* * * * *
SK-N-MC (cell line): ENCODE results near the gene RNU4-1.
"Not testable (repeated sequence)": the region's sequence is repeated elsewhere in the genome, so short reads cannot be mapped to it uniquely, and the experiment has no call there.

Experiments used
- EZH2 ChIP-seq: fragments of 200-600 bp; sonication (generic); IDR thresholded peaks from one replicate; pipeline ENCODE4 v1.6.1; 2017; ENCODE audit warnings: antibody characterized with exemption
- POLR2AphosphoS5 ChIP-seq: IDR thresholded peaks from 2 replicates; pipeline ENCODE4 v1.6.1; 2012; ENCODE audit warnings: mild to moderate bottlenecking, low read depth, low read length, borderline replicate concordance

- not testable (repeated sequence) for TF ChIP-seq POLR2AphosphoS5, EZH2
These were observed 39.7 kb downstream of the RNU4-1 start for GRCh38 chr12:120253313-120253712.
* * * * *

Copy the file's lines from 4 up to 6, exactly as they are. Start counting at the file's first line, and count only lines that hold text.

- EZH2 ChIP-seq: fragments of 200-600 bp; sonication (generic); IDR thresholded peaks from one replicate; pipeline ENCODE4 v1.6.1; 2017; ENCODE audit warnings: antibody characterized with exemption
- POLR2AphosphoS5 ChIP-seq: IDR thresholded peaks from 2 replicates; pipeline ENCODE4 v1.6.1; 2012; ENCODE audit warnings: mild to moderate bottlenecking, low read depth, low read length, borderline replicate concordance

- not testable (repeated sequence) for TF ChIP-seq POLR2AphosphoS5, EZH2